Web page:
(Host) Governor Peter Shumlin wants to appoint Vermont’s top utility regulator to another six-year term.
Jim Volz chairs the Public Service Board. The three-member panel deals with a range of utility issues, including rate cases, wind projects – and possibly – the future of the Vermont Yankee nuclear plant.
VPR’s John Dillon reports:
(Dillon) The 61-year-old Volz is a veteran regulator who was first named to chair the PSB in 2005 by then-Governor Jim Douglas. Before that, he worked as director for public advocacy for the Department of Public Service – essentially acting as the lawyer for the public in cases before the board.
Shumlin said he was impressed with Volz’s reputation for fairness and professionalism.
(Shumlin) "It would be impossible to find someone as balanced, as fair, as objective and as decent as Jim Volz."
(Dillon) The PSB chairman said he and Shumlin have not talked about pending cases before the board. He said that would be a breach of legal ethics, since he has to decide those cases independently and without influence from the governor’s office.
But Volz did offer a few thoughts about Vermont Yankee. The plant recently won a new 20-year operating license from the federal Nuclear Regulatory Commission. But it still needs approval from the Legislature before the PSB can rule on Yankee’s request for a state certificate to operate past its scheduled shutdown next year.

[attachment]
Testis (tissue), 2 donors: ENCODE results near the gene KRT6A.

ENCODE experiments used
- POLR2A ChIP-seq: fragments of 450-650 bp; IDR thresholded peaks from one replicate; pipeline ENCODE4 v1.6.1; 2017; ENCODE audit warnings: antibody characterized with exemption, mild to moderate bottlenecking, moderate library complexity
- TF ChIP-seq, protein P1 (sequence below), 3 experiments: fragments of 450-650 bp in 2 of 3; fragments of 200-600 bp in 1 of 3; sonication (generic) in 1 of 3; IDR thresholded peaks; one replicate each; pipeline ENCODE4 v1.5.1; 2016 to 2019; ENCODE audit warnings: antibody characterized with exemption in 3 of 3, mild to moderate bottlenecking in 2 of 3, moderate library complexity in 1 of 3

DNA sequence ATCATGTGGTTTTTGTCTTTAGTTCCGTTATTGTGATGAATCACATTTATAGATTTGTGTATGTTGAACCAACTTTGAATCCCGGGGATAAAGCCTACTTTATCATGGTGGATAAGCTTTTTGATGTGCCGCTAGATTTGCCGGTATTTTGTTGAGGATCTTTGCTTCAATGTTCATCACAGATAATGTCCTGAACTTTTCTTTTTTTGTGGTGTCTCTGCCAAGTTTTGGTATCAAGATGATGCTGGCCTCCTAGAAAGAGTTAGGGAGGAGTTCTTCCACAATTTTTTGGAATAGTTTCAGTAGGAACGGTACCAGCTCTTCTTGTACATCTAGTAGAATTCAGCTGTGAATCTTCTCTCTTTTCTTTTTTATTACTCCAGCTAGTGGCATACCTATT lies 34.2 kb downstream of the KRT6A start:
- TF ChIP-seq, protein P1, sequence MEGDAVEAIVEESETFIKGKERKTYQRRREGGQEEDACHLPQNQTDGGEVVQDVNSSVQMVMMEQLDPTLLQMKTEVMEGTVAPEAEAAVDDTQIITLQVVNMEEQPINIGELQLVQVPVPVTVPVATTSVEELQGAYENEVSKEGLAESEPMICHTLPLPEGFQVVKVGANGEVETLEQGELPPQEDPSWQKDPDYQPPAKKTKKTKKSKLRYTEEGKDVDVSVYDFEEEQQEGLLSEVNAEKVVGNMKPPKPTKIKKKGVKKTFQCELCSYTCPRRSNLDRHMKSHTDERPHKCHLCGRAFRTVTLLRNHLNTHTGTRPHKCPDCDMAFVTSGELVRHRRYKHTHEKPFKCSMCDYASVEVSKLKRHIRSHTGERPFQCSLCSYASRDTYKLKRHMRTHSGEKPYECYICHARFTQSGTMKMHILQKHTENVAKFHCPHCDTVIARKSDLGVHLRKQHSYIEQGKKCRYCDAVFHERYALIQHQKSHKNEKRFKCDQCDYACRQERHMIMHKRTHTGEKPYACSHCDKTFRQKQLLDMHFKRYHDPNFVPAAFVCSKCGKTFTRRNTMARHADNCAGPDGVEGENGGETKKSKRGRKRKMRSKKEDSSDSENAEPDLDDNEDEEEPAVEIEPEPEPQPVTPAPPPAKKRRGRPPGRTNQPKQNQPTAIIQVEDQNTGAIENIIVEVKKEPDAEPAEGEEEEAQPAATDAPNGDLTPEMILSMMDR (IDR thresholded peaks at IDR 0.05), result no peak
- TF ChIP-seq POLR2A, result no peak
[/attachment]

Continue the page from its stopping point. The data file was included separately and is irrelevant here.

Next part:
Volz said the state should get ready for a future without Vermont Yankee.
(Volz) "Right now the status of Vermont Yankee is that there’s a statute that says it can’t continue operating unless the Legislature gives approval. The Legislature voted on that negatively in a very strong way. So I have to assume at this time that it’s not going to continue operating and we have to be prepared for that."
(Dillon) And the Public Service Board chairman said the region will have adequate electricity supplies without Vermont Yankee on line.
(Volz) "I think we’re quite prepared. There’s a market in New England where utilities can buy power. The utilities are taking steps to work with the Independent System Operator of New England to make sure that there won’t be a reliability problem if that plant’s not operating."
(Dillon) Volz said the board’s major projects include telecommunications issues – how to extend broadband service throughout the state, and implementing the state’s renewable energy plans.
His reappointment to the board is likely but not absolutely guaranteed. The governor has asked the Judicial Nominating Board to begin the screening process for nominations. The nominating board then presents the governor with a list of qualified applicants and he can choose someone from that list.
For VPR News, I’m John Dillon in Montpelier.